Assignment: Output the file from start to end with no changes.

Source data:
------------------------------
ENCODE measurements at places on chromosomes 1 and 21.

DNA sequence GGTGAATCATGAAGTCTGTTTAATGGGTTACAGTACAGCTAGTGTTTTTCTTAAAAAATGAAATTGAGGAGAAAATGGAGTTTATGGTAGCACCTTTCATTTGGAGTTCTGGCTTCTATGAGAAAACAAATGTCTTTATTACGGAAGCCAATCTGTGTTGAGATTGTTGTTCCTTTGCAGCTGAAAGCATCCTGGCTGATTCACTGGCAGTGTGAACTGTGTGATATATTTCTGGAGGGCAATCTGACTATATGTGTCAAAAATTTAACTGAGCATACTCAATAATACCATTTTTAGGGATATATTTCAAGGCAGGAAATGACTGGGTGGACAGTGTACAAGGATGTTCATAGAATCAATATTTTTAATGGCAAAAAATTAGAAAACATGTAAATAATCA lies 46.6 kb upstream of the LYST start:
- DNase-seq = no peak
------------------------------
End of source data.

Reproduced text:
ENCODE measurements at places on chromosomes 1 and 21.

DNA sequence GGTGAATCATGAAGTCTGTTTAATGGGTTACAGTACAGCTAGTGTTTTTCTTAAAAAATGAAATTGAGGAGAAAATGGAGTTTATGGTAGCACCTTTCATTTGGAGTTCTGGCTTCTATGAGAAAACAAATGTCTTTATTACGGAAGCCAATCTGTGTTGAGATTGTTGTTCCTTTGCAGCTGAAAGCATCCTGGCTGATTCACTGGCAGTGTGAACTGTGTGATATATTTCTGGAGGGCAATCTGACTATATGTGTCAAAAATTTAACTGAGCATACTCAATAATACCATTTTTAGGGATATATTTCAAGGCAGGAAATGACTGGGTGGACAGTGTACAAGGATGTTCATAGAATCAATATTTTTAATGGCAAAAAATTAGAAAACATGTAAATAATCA lies 46.6 kb upstream of the LYST start:
- DNase-seq = no peak